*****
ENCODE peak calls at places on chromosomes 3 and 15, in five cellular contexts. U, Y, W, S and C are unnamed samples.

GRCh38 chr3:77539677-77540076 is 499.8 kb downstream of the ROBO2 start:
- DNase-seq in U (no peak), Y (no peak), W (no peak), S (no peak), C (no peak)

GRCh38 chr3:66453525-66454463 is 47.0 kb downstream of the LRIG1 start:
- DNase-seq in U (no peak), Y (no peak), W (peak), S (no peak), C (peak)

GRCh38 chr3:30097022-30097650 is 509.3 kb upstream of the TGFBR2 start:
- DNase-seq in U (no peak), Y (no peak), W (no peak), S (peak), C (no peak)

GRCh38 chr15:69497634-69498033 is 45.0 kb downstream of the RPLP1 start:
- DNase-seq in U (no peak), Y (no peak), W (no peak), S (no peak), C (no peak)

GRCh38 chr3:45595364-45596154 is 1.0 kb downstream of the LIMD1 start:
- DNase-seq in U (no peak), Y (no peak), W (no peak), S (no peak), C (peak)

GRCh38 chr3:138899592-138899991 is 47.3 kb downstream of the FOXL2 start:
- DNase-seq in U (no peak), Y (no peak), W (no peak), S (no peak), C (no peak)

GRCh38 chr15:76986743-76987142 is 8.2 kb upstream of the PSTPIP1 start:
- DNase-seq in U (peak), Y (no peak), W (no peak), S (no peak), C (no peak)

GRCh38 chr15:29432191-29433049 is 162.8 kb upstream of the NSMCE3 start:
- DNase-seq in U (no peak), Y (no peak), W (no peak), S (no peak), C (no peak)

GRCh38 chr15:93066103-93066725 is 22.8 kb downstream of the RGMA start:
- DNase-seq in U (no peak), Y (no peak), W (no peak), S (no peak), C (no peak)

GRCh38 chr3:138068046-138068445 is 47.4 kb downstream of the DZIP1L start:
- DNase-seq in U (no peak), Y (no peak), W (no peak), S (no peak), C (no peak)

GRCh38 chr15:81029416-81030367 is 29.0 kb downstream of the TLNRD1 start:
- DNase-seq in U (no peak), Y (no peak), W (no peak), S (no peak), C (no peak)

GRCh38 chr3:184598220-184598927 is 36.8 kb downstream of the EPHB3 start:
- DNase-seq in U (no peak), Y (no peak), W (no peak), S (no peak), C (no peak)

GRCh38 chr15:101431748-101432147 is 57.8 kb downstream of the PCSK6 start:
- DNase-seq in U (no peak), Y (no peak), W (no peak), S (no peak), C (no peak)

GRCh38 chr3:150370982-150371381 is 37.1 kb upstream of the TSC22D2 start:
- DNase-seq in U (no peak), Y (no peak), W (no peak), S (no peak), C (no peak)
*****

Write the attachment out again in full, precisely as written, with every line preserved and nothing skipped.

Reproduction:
ENCODE peak calls at places on chromosomes 3 and 15, in five cellular contexts. U, Y, W, S and C are unnamed samples.

GRCh38 chr3:77539677-77540076 is 499.8 kb downstream of the ROBO2 start:
- DNase-seq in U (no peak), Y (no peak), W (no peak), S (no peak), C (no peak)

GRCh38 chr3:66453525-66454463 is 47.0 kb downstream of the LRIG1 start:
- DNase-seq in U (no peak), Y (no peak), W (peak), S (no peak), C (peak)

GRCh38 chr3:30097022-30097650 is 509.3 kb upstream of the TGFBR2 start:
- DNase-seq in U (no peak), Y (no peak), W (no peak), S (peak), C (no peak)

GRCh38 chr15:69497634-69498033 is 45.0 kb downstream of the RPLP1 start:
- DNase-seq in U (no peak), Y (no peak), W (no peak), S (no peak), C (no peak)

GRCh38 chr3:45595364-45596154 is 1.0 kb downstream of the LIMD1 start:
- DNase-seq in U (no peak), Y (no peak), W (no peak), S (no peak), C (peak)

GRCh38 chr3:138899592-138899991 is 47.3 kb downstream of the FOXL2 start:
- DNase-seq in U (no peak), Y (no peak), W (no peak), S (no peak), C (no peak)

GRCh38 chr15:76986743-76987142 is 8.2 kb upstream of the PSTPIP1 start:
- DNase-seq in U (peak), Y (no peak), W (no peak), S (no peak), C (no peak)

GRCh38 chr15:29432191-29433049 is 162.8 kb upstream of the NSMCE3 start:
- DNase-seq in U (no peak), Y (no peak), W (no peak), S (no peak), C (no peak)

GRCh38 chr15:93066103-93066725 is 22.8 kb downstream of the RGMA start:
- DNase-seq in U (no peak), Y (no peak), W (no peak), S (no peak), C (no peak)

GRCh38 chr3:138068046-138068445 is 47.4 kb downstream of the DZIP1L start:
- DNase-seq in U (no peak), Y (no peak), W (no peak), S (no peak), C (no peak)

GRCh38 chr15:81029416-81030367 is 29.0 kb downstream of the TLNRD1 start:
- DNase-seq in U (no peak), Y (no peak), W (no peak), S (no peak), C (no peak)

GRCh38 chr3:184598220-184598927 is 36.8 kb downstream of the EPHB3 start:
- DNase-seq in U (no peak), Y (no peak), W (no peak), S (no peak), C (no peak)

GRCh38 chr15:101431748-101432147 is 57.8 kb downstream of the PCSK6 start:
- DNase-seq in U (no peak), Y (no peak), W (no peak), S (no peak), C (no peak)

GRCh38 chr3:150370982-150371381 is 37.1 kb upstream of the TSC22D2 start:
- DNase-seq in U (no peak), Y (no peak), W (no peak), S (no peak), C (no peak)